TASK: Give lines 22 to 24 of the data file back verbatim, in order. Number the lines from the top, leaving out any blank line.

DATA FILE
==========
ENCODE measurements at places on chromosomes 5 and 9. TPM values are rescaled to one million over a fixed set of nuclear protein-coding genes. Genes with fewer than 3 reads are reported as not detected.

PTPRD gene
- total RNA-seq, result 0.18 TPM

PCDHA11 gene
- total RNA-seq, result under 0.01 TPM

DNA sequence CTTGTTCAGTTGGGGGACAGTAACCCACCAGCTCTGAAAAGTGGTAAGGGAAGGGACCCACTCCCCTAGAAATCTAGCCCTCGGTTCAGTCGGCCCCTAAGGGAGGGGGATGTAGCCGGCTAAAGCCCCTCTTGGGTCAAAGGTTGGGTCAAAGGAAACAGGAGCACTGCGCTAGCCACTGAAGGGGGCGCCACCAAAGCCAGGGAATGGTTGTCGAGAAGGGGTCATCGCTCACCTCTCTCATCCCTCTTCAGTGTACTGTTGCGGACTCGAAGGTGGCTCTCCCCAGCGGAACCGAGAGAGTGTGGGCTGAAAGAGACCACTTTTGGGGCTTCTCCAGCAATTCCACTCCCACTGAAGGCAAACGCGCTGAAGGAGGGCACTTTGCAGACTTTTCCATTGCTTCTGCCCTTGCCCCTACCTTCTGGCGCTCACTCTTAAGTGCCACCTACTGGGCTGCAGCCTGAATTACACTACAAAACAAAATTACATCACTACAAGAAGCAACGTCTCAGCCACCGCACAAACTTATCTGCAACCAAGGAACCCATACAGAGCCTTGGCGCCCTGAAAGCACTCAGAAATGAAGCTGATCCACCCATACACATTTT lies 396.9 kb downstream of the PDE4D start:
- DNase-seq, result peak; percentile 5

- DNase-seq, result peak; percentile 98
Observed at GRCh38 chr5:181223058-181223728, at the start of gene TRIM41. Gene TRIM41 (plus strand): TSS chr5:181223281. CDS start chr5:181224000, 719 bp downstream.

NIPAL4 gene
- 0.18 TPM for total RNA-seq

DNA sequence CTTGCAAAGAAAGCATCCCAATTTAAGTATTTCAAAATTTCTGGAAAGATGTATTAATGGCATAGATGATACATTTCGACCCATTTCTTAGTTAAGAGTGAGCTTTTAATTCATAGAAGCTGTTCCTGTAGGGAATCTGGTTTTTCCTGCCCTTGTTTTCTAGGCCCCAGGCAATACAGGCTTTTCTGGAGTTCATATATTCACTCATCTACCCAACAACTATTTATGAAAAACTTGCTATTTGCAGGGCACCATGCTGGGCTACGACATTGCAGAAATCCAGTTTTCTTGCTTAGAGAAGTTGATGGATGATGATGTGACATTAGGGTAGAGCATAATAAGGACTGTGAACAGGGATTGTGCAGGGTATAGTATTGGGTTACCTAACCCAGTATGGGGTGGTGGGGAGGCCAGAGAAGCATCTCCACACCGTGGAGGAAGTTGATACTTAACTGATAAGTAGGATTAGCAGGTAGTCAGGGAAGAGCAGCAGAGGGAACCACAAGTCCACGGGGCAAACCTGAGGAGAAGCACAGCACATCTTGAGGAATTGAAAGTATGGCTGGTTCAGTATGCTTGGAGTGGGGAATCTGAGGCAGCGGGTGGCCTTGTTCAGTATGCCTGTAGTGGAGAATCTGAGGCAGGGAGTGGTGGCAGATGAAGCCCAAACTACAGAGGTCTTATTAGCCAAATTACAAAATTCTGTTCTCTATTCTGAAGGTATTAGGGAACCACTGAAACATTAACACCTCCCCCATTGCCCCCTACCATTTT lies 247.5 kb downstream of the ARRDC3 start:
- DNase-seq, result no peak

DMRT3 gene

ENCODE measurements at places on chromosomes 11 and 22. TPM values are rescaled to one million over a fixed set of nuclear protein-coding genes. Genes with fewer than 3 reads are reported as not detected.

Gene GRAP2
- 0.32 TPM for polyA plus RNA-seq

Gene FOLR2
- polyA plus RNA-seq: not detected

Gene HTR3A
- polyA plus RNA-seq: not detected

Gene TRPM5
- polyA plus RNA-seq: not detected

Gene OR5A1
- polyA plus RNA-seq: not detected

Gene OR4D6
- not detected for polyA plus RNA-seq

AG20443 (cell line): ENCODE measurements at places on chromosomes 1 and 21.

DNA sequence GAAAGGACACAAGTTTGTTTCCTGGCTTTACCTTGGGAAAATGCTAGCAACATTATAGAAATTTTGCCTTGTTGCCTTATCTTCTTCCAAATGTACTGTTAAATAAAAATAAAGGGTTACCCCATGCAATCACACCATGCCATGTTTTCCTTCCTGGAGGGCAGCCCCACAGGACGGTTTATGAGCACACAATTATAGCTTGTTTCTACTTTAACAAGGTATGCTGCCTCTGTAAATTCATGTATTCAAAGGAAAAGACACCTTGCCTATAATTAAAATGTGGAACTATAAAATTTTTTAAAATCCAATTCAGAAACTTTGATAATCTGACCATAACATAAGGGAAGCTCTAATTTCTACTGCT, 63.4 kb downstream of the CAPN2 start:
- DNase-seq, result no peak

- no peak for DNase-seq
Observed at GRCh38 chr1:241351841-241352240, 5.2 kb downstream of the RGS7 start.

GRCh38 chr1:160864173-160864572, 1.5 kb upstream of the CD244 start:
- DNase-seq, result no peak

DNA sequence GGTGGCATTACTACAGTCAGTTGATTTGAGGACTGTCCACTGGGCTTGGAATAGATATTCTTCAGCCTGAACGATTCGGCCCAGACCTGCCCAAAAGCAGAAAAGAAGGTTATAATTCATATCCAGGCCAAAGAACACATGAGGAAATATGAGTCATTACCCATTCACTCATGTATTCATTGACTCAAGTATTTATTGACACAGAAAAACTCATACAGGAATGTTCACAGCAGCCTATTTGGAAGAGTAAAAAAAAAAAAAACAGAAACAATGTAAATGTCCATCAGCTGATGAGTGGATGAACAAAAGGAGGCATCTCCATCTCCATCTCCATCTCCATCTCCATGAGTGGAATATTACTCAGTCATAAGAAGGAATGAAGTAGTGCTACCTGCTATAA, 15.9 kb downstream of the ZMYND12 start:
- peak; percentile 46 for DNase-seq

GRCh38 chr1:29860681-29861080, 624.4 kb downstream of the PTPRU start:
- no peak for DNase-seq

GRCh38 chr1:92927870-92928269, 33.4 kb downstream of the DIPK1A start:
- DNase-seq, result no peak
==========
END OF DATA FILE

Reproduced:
Gene TRPM5
- polyA plus RNA-seq: not detected

Gene OR5A1